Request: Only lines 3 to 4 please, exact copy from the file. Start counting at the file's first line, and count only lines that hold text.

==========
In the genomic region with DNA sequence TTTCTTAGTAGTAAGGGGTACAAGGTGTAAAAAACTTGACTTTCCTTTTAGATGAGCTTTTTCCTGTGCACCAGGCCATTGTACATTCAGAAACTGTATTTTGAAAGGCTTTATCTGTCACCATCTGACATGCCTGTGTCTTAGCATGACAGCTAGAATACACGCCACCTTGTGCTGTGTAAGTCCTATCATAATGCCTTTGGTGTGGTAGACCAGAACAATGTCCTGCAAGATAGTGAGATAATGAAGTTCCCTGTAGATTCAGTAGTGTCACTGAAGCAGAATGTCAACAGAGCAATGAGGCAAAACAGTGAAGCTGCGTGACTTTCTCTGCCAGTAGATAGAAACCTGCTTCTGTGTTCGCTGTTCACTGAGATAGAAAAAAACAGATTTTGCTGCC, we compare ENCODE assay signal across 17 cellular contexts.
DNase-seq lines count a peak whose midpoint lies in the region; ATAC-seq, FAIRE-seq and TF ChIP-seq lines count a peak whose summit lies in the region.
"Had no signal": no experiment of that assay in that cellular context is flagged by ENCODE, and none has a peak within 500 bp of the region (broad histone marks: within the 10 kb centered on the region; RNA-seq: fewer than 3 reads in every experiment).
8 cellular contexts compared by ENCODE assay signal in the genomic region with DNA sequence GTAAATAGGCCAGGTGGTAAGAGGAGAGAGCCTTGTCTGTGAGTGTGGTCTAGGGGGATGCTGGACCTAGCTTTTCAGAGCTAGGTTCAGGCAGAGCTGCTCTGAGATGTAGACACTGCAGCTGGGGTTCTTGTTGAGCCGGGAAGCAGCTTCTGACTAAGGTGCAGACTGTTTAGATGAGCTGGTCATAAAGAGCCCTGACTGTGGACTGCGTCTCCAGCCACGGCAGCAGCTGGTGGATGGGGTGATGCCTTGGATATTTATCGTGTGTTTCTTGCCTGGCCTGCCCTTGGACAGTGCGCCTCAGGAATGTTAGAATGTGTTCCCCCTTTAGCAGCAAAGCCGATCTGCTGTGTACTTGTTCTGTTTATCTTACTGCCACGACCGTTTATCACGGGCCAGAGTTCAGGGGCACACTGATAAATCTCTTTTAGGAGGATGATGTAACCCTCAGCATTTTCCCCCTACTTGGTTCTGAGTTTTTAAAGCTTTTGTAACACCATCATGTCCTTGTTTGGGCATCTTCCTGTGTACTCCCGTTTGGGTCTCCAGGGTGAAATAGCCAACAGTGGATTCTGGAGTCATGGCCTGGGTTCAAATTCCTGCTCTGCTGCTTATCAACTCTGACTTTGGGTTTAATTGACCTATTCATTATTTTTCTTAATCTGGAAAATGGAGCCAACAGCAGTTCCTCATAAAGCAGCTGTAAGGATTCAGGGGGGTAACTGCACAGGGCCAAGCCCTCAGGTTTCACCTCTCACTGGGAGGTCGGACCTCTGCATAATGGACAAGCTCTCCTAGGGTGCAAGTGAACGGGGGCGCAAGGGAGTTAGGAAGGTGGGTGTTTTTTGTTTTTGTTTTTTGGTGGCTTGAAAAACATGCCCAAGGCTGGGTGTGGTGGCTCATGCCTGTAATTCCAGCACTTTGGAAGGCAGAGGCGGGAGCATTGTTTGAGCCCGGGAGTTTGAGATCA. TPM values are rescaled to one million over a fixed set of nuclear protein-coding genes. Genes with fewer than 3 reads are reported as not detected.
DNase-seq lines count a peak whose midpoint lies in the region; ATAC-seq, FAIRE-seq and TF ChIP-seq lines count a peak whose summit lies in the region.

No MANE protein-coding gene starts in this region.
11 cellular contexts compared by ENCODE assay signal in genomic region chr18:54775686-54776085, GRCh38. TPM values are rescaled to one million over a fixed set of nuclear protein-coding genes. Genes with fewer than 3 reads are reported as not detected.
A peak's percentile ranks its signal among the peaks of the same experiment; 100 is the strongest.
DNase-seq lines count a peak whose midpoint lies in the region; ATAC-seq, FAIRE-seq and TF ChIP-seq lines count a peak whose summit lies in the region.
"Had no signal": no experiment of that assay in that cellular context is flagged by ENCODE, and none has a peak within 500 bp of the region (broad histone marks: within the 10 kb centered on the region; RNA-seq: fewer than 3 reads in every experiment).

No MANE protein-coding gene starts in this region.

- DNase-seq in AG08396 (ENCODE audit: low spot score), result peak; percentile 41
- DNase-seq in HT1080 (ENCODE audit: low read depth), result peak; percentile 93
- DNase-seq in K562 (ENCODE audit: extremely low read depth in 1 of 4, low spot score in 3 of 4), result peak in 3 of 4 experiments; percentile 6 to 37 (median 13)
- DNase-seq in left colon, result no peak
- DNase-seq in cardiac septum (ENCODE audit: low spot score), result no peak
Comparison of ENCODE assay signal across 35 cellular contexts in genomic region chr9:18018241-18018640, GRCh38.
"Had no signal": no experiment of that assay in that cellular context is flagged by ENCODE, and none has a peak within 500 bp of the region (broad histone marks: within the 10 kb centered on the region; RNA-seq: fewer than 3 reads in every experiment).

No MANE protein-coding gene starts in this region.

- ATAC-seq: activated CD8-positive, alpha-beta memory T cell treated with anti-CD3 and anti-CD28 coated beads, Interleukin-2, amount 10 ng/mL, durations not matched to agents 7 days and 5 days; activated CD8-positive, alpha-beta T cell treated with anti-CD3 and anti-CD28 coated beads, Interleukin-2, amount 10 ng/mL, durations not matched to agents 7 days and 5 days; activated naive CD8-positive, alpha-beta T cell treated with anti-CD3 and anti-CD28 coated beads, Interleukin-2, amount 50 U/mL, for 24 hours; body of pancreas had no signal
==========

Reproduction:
"Had no signal": no experiment of that assay in that cellular context is flagged by ENCODE, and none has a peak within 500 bp of the region (broad histone marks: within the 10 kb centered on the region; RNA-seq: fewer than 3 reads in every experiment).
8 cellular contexts compared by ENCODE assay signal in the genomic region with DNA sequence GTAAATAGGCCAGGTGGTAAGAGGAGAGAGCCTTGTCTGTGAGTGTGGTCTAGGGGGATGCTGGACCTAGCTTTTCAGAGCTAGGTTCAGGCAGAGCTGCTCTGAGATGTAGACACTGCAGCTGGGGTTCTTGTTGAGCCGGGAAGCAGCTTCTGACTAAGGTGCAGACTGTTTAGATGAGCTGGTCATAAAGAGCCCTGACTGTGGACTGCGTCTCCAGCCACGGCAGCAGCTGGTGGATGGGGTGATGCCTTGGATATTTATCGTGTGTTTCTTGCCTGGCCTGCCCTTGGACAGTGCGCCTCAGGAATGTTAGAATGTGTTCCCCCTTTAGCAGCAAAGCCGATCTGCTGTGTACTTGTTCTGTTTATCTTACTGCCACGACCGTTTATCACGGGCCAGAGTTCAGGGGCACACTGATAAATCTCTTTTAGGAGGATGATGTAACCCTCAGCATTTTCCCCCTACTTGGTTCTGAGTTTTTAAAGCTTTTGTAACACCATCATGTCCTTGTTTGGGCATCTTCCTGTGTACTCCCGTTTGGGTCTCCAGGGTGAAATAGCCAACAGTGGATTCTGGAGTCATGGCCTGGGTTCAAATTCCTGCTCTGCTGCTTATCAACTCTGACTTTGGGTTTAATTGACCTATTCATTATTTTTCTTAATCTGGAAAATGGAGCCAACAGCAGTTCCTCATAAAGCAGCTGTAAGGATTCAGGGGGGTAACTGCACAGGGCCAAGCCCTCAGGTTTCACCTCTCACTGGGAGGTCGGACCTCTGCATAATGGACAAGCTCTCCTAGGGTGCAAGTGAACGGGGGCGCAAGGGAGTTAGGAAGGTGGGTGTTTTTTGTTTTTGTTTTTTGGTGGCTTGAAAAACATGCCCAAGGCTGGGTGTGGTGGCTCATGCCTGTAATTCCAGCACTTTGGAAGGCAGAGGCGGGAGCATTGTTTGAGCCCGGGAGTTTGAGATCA. TPM values are rescaled to one million over a fixed set of nuclear protein-coding genes. Genes with fewer than 3 reads are reported as not detected.